Negombo is a portal town in the west of Ceylon, situated at the mouth of a large lagoon. The name ‘Negombo’ is a corruption of the local name Miagamuva, coined by the Portuguese during their colonisation of Ceylon in the sixteenth century. The Portuguese also introduced Catholicism, which remains the dominant religion in Negombo and the surrounding area. When Dutch forces captured several of Ceylon’s ports during the sixteenth century, control of some of them was handed to the rulers of the Kandy region of Ceylon. However, following its capture in 1640, the Dutch retained control of Negombo, valuing the local cinnamon lands (de Sliva, 1981, 120). By the time the British took control of the region in 1796, the cinnamon business was in decline, and fishing was becoming established as the main local occupation. Eventually Negombo was established as Ceylon’s principal fishing port (‘Negombo City Overview’). Among the fishermen featured in this film are those of Duwa Island, a small community near Negombo, which is connected by a causeway to the mainland (‘Duwa Island’).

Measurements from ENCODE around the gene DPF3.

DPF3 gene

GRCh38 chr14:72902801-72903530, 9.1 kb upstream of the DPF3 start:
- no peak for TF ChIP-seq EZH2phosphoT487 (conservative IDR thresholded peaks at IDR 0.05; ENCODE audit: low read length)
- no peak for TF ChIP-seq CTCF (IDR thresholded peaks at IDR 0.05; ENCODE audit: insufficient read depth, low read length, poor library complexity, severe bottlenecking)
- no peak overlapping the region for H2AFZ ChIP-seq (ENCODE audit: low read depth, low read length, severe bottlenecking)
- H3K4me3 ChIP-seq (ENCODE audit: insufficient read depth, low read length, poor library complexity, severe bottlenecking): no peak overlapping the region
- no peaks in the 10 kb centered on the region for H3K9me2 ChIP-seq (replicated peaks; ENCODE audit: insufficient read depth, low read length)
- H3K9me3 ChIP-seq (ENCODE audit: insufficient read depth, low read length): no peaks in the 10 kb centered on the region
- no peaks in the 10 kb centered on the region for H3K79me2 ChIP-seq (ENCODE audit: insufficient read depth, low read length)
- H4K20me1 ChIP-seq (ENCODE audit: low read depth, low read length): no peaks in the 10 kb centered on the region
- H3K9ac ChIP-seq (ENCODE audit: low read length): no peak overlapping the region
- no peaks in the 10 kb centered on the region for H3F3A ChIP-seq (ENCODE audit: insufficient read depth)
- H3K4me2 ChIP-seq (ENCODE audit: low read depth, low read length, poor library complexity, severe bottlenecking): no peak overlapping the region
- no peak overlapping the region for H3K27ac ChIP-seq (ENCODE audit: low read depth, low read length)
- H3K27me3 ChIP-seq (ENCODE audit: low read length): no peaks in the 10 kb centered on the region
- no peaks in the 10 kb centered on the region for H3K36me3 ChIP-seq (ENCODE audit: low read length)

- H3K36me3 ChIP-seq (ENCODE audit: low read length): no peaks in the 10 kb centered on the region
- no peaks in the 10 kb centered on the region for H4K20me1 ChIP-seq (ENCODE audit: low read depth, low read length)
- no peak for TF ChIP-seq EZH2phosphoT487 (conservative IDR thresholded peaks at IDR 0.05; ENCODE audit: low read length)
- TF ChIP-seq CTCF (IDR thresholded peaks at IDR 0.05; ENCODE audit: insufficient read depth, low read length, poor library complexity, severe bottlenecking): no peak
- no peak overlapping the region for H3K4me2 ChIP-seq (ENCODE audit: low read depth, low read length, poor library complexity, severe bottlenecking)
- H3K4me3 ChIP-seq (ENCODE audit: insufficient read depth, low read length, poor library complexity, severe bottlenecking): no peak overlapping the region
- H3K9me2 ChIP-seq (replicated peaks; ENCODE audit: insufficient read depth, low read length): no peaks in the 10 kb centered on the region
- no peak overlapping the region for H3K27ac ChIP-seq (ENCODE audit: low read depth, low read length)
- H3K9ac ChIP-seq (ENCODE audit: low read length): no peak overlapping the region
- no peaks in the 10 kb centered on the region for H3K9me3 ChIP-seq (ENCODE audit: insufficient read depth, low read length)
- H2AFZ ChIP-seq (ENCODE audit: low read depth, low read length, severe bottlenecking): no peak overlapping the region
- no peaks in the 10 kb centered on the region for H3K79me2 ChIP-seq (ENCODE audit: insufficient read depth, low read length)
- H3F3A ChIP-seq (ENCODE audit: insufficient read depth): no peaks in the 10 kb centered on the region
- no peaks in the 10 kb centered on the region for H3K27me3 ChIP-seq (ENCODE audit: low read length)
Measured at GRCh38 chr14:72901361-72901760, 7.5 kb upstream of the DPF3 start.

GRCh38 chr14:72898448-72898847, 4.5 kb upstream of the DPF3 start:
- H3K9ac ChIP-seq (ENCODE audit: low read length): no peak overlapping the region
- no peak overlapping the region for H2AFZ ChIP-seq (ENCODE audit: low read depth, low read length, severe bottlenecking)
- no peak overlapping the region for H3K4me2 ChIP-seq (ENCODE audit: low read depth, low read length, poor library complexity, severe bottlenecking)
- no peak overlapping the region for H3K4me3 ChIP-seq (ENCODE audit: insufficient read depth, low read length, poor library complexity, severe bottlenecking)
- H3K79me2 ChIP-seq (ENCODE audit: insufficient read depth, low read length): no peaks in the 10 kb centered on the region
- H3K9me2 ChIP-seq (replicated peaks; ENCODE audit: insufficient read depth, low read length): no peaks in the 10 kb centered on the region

It is interesting to note the differences between Song and Ceylon and Negombo Coast, both in terms of their structure and in relation to their use of the same film materials. Song of Ceylon is structured in four parts. The first two parts cover Buddhist ceremonies and rural life, but then the third part jars with these portraits by introducing ‘The Voice of Commerce’, the technological and commercial changes wrought by the British colonisers. The film provides some resolution, however: the fourth part indicates that, despite this intrusion, the traditional life continues. Here, Song of Ceylon returns to Buddhist ceremonies and the film concludes as it began, featuring the same opening shots of the island’s plant life. In contrast, Negombo Coast is comprised of only two sections. Its opening features images of large trading ships, harbour activity, and the international trade in Ceylon’s capital, Colombo; while the bulk of the film outlines the activities of the fishermen along the Negombo coastline.